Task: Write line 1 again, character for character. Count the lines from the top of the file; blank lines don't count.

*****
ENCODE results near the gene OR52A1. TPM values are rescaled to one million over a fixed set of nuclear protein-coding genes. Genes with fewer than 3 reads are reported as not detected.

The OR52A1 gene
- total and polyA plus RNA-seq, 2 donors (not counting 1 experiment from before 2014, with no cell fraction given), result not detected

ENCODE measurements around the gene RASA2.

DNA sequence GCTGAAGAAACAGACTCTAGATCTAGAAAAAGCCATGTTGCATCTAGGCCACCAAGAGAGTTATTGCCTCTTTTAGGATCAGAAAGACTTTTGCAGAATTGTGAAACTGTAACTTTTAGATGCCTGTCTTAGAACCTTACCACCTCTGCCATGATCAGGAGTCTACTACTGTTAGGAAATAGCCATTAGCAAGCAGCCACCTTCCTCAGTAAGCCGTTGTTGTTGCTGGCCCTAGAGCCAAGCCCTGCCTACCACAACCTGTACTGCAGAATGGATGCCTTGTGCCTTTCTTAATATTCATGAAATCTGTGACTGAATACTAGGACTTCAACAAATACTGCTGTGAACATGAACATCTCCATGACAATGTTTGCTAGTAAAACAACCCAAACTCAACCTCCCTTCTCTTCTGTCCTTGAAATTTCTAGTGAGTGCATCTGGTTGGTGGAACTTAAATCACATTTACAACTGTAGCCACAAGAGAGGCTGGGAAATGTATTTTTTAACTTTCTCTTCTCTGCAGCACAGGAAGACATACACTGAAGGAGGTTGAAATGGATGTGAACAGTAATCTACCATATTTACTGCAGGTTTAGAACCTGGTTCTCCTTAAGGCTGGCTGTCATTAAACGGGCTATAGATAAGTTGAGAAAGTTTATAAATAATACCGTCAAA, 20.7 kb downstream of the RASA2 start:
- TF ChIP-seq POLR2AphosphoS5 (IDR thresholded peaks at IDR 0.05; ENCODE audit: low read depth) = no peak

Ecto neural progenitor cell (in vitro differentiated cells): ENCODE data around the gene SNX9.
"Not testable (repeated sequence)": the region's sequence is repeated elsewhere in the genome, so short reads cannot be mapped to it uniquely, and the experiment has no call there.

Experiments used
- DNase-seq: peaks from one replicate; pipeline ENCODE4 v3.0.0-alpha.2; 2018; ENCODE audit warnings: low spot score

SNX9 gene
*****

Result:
ENCODE results near the gene OR52A1. TPM values are rescaled to one million over a fixed set of nuclear protein-coding genes. Genes with fewer than 3 reads are reported as not detected.